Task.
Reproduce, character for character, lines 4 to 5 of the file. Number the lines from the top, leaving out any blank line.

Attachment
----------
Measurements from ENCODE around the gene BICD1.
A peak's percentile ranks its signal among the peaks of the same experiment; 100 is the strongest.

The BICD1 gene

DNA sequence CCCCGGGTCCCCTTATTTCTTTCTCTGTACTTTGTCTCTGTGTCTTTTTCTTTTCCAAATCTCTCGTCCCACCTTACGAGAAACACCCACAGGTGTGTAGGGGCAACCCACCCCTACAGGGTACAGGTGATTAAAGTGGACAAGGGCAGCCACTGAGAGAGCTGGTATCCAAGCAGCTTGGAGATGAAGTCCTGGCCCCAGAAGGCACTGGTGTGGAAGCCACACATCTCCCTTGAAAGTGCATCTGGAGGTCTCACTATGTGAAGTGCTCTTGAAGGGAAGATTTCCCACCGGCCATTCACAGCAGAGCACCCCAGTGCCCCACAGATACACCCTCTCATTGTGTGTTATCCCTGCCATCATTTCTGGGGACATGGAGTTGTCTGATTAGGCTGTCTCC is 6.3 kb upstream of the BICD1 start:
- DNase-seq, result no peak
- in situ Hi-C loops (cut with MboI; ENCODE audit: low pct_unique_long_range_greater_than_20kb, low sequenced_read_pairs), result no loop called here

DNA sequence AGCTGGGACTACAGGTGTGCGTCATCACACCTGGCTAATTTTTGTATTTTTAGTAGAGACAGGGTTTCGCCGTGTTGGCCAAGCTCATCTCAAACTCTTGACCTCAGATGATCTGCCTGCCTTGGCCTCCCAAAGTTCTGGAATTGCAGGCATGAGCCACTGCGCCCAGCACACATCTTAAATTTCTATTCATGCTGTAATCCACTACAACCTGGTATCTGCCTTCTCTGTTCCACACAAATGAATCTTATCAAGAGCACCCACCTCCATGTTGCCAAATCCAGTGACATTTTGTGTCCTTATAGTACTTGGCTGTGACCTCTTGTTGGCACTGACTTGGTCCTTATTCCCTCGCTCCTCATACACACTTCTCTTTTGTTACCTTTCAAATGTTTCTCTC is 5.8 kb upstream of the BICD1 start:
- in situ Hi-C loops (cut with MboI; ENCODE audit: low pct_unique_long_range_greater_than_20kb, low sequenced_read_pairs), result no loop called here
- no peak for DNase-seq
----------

DNA sequence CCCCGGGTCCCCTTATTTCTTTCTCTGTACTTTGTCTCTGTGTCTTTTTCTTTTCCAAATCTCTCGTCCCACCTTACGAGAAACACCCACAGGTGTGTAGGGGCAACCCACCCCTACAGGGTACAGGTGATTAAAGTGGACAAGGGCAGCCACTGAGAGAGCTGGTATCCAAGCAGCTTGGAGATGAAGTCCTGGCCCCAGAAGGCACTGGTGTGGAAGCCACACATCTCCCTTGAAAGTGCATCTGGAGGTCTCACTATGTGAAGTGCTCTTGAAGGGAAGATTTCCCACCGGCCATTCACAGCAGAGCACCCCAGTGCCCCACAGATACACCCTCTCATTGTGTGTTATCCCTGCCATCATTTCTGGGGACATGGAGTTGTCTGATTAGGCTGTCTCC is 6.3 kb upstream of the BICD1 start:
- DNase-seq, result no peak